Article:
METABOLIC SYNDROME OF FREE-LIVING ELDERLY FROM SHARPEVILLE, SOUTH AFRICA: A PROSPECTIVE COHORT STUDY WITH 10-YEAR FOLLOW-UP
W.H. Oldewage-Theron, A.A. Egal, C. Grobler
J Aging Res Clin Practice 2018;7:100-106
Objective: This study aimed to provide evidence on the prevalence of the metabolic factors contributing to Metabolic Syndrome (MetS) among elderly people in South Africa. Design: An ethically approved, cross-sectional survey study conducted in a cohort of an elderly population in 2004 with follow-up in 2014. Setting: An elderly day-care center. Participants: A total of 170 men and women were randomly selected for the baseline survey (2004). Only 105 of the subjects included in the baseline study were available for the follow-up study (2014). The sample consisted of 83.2% (n=89) women and 16.8% (n=16) men with a mean±SD age of 95.8±6.2 and 71.8±5.7 years in 2014 and 2004 respectively. Measurements: Dietary intakes (24-hour recall questionnaire) were completed for a period of three non-consecutive days, including one weekend day and two week days. Other measurements included waist circumference (WC), blood pressure and fasting (>8 hours) venous blood samples that were analyzed for total cholesterol (TC), high-density lipoprotein-cholesterol (HDL-C), tryglicerides (TGs) and glucose. The Friedewald formula was used to calculate LDL-C (16). Results: The prevalence of MetS was significantly (p=0.000) higher in 2014 (63.4%) compared to 2004 (48.8%). The most prominent risk factors were central obesity (85.9%), low serum HDL-C (71.0%) and high serum TG (68.1%) levels in 2004 compared to central obesity (82.5%), low serum HDL-C (94.3%) and hyperglycaemia (48.1%) in 2014. Conclusions: MetS is highly prevalent and rapidly increasing among these elderly people. A need for identifying preventative and treatment strategies to increase wellness and reduce morbidity has been highlighted by these results.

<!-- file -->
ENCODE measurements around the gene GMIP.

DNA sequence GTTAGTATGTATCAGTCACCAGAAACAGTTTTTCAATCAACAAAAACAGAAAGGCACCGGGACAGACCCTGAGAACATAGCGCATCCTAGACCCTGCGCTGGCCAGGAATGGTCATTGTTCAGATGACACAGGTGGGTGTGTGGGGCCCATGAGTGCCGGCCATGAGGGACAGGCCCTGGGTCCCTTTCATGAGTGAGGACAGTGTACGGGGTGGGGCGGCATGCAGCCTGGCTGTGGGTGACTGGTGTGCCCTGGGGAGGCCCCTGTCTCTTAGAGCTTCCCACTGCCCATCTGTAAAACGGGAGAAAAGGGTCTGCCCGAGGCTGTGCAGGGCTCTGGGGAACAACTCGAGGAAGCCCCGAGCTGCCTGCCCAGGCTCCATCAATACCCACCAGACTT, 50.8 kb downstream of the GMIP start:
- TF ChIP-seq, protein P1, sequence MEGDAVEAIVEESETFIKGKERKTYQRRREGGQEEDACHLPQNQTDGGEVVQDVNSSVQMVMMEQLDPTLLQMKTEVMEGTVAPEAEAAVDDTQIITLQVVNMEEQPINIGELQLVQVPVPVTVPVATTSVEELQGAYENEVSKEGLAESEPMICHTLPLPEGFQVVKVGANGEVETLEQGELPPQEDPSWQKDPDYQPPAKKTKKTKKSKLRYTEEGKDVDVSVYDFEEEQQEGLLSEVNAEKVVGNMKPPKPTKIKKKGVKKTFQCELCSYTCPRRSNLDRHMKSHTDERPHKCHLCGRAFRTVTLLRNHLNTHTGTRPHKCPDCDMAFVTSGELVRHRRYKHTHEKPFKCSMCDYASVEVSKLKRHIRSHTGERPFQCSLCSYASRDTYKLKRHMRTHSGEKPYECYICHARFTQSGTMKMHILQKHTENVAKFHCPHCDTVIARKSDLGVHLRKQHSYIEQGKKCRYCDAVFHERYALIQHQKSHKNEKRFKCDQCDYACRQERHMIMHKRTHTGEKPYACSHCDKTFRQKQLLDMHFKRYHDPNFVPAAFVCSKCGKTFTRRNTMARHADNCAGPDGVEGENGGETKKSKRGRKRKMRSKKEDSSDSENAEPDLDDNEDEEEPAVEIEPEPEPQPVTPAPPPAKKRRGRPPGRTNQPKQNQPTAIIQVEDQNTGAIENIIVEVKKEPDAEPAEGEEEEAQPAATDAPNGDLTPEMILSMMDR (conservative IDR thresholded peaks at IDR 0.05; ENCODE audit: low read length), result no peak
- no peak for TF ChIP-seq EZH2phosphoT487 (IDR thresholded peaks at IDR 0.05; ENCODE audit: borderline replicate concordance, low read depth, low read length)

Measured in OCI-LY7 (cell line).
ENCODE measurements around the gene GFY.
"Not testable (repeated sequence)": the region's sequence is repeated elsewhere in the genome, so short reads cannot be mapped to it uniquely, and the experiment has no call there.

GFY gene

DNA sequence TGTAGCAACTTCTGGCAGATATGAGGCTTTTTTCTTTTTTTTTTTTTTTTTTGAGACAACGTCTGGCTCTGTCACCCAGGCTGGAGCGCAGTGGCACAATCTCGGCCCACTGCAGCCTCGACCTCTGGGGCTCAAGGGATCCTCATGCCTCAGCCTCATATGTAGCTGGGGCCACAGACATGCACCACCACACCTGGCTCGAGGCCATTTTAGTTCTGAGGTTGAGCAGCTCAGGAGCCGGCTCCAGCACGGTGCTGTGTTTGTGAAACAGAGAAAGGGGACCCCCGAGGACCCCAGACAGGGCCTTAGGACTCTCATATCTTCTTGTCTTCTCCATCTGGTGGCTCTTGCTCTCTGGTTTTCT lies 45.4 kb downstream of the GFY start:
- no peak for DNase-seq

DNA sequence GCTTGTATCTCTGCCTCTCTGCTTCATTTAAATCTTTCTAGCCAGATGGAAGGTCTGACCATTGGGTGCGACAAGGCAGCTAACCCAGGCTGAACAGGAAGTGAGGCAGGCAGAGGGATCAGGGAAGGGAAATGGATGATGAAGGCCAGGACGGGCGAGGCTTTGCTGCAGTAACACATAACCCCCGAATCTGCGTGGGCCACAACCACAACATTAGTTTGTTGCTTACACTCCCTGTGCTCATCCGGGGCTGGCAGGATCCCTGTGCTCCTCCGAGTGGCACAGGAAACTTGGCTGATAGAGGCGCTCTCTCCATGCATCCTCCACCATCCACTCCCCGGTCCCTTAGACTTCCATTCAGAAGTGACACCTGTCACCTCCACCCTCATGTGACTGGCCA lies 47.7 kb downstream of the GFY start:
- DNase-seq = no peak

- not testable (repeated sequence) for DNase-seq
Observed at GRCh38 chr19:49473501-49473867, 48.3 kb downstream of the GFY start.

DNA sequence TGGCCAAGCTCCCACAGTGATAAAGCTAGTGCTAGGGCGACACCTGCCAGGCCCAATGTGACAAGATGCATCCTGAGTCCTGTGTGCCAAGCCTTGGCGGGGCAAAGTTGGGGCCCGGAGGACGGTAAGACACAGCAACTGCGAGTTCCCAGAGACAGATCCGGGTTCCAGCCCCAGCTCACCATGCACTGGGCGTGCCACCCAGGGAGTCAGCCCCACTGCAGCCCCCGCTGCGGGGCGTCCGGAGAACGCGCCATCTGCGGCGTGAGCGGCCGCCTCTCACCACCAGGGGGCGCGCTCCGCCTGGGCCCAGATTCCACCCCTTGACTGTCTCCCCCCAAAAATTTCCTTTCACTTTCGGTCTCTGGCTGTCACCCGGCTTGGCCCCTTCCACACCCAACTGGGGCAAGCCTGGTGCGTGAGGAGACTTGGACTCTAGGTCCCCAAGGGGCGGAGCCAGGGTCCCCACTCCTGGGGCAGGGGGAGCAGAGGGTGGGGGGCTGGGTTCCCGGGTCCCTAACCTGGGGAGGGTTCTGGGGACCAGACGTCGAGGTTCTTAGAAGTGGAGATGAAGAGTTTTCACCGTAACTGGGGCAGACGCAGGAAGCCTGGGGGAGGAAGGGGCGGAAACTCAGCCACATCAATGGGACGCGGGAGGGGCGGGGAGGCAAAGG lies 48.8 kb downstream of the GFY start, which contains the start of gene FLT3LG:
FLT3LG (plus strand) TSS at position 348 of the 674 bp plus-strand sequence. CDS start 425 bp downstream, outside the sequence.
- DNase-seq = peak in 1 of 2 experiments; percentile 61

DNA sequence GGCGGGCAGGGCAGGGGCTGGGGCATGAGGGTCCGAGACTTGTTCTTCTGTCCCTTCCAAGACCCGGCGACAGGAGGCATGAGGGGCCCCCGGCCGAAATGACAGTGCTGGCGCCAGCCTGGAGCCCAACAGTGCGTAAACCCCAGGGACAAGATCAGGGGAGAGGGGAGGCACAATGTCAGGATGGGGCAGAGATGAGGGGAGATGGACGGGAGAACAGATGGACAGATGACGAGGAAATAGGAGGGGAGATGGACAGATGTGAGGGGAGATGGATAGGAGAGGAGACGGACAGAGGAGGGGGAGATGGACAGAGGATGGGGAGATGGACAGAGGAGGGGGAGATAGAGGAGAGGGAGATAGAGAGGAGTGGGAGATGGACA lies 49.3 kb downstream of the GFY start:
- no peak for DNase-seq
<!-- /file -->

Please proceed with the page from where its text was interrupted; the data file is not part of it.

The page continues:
W.H. Oldewage-Theron ; A.A. Egal ; C. Grobler (2018): METABOLIC SYNDROME OF FREE-LIVING ELDERLY FROM SHARPEVILLE, SOUTH AFRICA: A PROSPECTIVE COHORT STUDY WITH 10-YEAR FOLLOW-UP. The Journal of Aging Research and Clinical Practice (JARCP). http://dx.doi.org/10.14283/jarcp.2018.18